Just a word ‘slum’, and the whole of Shillong has been taken to ransom. Words or sentences sometimes can be more damaging than atom bombs. This word was uttered by state urban affairs minister Ampareen Lyngdoh while listing out 23 slum areas in the so-called Scotland of East. Later on she regretted the statement but stood by it since the government definition of slum fits some localities hitherto known as prime and posh areas. But her ‘regret’ has been of no help in removing the stench from the city and the people of Mawlai, the biggest and one of the oldest localities of Shillong, refused entry of garbage dumping trucks for the past two days. With Marten – the city’s only landfill site – located in Mawlai, a few more days of such resistance would turn the city a den of filth and dirt. The rain, as it’s coming, would turn the situation worse.
Well, the so-called public anger for listing their area as slum can be interpreted in different ways. The public may be genuinely irritated by the statement made in the floor of the assembly. The landfill site at Marten in Mawlai area was set up there after much resistance from the locals. The government sending the whole of city’s garbage to Mawlai and then terming the area a slum definitely does not go down well with the local people. With elections round the corner there is a greater chance of political influence behind the protest. The point of accusation going to the ruling party for ‘defaming’ Mawlai, the Opposition candidate Paul Lyngdoh will surely gain some mileage ahead of the April-9 voting. The proximity of Lyngdoh’s assembly constituency Mawkhar (now North Shillong) to Mawlai is another reason to believe that the protest has some political fuel.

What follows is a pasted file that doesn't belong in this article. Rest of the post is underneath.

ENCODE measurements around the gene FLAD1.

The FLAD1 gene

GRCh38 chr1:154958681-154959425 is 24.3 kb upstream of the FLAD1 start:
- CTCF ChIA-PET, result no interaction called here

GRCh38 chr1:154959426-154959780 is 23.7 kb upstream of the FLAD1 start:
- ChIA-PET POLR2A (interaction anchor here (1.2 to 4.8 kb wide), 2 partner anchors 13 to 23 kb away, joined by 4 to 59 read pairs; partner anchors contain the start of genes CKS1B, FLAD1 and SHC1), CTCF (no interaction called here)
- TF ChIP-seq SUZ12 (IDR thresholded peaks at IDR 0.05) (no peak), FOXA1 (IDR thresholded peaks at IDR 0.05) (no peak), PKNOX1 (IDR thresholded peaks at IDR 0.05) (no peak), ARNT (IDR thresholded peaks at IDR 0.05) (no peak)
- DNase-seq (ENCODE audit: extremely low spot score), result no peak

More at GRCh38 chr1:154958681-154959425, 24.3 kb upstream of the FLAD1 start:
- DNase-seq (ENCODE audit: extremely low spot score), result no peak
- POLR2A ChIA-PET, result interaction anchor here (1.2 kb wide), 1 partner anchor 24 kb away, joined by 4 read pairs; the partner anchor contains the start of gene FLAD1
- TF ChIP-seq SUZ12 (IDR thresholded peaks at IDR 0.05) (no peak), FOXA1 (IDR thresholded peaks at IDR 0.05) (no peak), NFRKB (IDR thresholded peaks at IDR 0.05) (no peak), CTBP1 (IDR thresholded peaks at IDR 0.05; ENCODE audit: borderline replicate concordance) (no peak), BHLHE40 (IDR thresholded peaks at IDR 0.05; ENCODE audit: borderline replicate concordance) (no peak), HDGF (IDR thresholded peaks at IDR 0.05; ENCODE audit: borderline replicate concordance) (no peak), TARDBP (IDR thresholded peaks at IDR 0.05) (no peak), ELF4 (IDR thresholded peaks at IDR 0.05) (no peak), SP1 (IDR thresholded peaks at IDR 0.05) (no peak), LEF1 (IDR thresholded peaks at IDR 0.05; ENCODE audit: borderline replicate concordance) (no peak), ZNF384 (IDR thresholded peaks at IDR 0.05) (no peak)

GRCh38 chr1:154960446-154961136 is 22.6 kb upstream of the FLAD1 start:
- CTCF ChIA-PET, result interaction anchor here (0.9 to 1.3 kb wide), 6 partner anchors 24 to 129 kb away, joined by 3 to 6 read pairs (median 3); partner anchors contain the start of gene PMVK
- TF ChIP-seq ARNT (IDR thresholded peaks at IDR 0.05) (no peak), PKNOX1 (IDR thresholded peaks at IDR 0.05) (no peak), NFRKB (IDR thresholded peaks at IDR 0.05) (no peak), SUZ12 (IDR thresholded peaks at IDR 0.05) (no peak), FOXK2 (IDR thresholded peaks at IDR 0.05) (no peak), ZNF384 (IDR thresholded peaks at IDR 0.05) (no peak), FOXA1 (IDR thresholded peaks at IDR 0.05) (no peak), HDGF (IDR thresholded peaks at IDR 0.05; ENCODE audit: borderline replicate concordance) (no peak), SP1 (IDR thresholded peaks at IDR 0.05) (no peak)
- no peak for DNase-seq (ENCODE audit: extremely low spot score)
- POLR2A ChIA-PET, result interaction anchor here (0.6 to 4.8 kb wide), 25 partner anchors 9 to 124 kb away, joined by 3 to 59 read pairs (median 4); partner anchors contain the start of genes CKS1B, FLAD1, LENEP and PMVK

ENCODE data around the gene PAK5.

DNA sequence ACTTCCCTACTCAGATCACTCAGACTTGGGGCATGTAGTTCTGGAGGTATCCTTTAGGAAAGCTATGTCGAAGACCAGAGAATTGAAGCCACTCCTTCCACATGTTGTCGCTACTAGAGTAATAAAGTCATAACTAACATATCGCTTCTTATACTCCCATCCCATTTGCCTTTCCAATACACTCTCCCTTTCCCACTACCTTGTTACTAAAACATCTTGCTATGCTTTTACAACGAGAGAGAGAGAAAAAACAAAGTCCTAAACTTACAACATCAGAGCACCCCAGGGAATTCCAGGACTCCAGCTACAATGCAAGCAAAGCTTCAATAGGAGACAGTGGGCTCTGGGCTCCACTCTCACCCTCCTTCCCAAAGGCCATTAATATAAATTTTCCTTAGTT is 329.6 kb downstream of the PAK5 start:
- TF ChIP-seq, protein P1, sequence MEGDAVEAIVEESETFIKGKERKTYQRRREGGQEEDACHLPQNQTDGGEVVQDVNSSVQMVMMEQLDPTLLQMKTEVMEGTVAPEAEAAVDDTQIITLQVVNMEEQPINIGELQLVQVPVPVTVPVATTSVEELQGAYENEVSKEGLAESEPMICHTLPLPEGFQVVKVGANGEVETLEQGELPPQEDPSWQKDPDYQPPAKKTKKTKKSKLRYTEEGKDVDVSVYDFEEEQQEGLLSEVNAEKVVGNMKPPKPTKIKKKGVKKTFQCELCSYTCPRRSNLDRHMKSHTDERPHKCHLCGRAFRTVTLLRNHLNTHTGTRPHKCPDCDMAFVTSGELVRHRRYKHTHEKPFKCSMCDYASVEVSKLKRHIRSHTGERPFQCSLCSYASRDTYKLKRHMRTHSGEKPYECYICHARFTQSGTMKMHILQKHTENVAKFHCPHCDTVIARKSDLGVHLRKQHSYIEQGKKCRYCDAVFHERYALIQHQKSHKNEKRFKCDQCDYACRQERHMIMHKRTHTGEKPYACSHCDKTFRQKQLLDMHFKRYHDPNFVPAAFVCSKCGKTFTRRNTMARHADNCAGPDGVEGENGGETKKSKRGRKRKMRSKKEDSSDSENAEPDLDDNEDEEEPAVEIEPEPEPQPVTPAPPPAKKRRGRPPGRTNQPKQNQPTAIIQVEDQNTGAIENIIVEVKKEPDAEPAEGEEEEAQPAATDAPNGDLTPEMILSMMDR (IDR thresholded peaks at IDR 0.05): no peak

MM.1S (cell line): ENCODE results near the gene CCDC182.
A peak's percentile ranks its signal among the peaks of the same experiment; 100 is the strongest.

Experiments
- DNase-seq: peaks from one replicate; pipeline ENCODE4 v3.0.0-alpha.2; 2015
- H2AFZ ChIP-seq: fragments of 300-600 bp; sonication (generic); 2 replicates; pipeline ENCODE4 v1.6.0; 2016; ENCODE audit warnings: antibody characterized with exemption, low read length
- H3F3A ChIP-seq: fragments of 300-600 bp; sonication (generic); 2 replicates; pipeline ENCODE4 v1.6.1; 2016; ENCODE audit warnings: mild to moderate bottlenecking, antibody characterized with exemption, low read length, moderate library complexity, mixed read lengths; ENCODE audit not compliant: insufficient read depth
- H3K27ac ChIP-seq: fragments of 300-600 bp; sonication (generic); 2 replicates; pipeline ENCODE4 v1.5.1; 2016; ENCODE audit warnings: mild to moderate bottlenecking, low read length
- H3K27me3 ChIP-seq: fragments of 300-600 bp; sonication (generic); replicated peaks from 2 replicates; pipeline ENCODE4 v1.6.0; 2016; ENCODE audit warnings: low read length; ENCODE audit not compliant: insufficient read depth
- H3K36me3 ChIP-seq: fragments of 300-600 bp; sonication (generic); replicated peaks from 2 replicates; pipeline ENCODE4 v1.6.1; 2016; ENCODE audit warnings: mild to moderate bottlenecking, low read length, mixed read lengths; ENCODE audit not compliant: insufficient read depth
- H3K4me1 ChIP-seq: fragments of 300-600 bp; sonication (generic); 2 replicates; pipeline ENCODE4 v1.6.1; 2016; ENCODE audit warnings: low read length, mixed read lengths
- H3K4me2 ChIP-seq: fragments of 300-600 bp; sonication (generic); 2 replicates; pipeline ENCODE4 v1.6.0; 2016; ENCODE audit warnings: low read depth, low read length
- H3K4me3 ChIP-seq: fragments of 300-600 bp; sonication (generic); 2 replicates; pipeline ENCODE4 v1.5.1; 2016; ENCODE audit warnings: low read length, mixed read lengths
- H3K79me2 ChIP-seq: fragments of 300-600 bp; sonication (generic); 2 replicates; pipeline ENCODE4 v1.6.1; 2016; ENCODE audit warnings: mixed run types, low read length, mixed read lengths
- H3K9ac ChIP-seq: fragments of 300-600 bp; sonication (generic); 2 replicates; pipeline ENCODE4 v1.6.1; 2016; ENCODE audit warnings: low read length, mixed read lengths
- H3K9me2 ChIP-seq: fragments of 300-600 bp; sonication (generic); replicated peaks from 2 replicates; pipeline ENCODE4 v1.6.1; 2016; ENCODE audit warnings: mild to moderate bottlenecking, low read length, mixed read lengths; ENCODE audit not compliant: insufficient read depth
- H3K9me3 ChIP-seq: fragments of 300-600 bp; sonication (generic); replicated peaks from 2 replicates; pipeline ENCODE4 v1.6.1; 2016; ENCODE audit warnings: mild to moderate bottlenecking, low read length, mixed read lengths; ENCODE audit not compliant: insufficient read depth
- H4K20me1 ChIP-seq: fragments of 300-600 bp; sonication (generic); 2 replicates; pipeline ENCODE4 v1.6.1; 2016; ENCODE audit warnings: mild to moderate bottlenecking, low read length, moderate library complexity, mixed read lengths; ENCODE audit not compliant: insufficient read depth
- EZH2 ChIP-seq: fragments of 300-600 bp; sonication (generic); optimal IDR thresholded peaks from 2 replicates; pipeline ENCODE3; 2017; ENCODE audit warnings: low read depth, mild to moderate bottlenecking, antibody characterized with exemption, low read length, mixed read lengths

Despite the logic of ‘definition’, the government intention in declaring as many as 23 slums in the city is nothing but to tap Central funds earmarked for development of slum areas. The minister indirectly admitted it in the floor of the assembly. How justified is it to defame your home just to earn some material benefits? It’s like someone faking to have AIDS to earn government aid meant for carriers of the deadly virus. These questions need answers and mere ‘regret’ is not enough.
(Published as editorial in The Meghalaya Guardian on March 22)